Equation solving

  • #1
I came upon an equation similar to 0 = (cos x)^2 - x^2 or even 0 = cos x - x and i don't have a clue how to solve it analytically. I tried taking inverse cosine function on both sides but that still doesn't isolate the x. How would you do it?
 

Answers and Replies

  • #2
dextercioby
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Eppur si muove said:
I came upon an equation similar to 0 = (cos x)^2 - x^2 or even 0 = cos x - x and i don't have a clue how to solve it analytically. I tried taking inverse cosine function on both sides but that still doesn't isolate the x. How would you do it?

The first eq.includes the second one as it can easily be factorized:
[tex] \cos^{2}x-x^{2}=(\cos x+x)(\cos x-x)=0 [/tex]

The two equations obtained as called by the mathematicians "transcendental equations".They are exactly analytically solvable (sorry fo pushing English grammar :tongue2: ) very rarely,and the 2 written above NEVER.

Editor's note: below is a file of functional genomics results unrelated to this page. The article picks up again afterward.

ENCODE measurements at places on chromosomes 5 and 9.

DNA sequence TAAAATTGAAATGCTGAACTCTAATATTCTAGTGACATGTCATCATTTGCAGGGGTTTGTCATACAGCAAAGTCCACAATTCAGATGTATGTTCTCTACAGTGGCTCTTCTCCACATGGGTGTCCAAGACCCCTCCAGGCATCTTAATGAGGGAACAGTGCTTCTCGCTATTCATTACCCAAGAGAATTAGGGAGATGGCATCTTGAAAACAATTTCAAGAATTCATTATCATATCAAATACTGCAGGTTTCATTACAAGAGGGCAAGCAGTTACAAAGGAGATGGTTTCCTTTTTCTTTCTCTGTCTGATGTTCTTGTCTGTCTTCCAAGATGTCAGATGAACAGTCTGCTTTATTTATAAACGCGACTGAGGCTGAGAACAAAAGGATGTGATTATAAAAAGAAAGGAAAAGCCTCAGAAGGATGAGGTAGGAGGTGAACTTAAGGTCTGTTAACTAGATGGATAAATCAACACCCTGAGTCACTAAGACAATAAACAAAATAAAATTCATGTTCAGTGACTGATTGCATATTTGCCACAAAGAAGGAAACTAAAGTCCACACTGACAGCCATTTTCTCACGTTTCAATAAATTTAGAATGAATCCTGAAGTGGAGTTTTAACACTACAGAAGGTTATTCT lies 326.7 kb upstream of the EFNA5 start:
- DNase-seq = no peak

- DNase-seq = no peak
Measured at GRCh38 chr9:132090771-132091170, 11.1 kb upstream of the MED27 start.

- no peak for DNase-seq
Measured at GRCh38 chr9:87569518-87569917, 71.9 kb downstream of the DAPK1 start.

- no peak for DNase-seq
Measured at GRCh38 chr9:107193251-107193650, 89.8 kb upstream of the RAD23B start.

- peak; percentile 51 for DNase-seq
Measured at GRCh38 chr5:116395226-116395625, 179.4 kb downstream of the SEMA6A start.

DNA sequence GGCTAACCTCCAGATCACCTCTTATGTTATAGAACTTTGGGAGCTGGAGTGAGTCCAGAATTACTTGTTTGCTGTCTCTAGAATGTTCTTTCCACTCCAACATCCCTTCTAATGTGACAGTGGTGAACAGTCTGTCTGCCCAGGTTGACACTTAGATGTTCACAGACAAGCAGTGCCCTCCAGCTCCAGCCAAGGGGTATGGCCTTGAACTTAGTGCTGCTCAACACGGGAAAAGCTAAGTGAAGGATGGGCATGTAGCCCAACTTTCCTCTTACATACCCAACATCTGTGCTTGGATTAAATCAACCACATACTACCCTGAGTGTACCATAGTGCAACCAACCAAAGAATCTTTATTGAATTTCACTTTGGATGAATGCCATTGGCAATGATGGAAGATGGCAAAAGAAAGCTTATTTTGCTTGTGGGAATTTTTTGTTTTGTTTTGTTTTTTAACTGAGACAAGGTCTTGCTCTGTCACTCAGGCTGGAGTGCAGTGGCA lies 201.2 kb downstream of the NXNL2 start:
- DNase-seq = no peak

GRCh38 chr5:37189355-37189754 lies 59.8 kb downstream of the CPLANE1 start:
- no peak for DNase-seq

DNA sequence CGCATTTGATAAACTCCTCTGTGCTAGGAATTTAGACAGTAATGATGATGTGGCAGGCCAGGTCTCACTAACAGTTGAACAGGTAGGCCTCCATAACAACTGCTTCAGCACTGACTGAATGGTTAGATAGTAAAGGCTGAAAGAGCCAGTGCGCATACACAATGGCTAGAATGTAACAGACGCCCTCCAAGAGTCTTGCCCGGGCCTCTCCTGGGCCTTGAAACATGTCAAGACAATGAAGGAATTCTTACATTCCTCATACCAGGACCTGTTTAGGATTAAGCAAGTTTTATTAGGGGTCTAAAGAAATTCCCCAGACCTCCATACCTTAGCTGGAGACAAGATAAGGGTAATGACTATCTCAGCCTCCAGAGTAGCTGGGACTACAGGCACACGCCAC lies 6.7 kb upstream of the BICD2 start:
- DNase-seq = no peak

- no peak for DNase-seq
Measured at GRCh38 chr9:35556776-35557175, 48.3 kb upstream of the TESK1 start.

It this case an approximative method is useful and the first one that comes to my mind is the graphic one.Simply plot [itex] \cos x [/itex],[itex] x [/itex] & [itex]-x [/itex] and the solutions to your problem will be the intersection points.

Daniel.
 
  • #3
I've approached my original problem differently and now have an equation of the type Acos x = Bcos((pi)x/C)). I have a problem expanding it however. Is there an identity that expands cos(ax) into cos x + f(x) or (cos x)f(x) ?
 
  • #4
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Eppur si muove said:
I came upon an equation similar to 0 = (cos x)^2 - x^2 or even 0 = cos x - x and i don't have a clue how to solve it analytically. I tried taking inverse cosine function on both sides but that still doesn't isolate the x. How would you do it?

you could use a taylor series to get a good approximation of cos x and then you should be able to solve for x from that.

that is probably more work than you need to do however, but it is a good place to go if you are desperate.
 
  • #5
so there is no ther way? Is it not possible to find an EXACT solution?
 
  • #6
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See the third sentence of the first reply.
 

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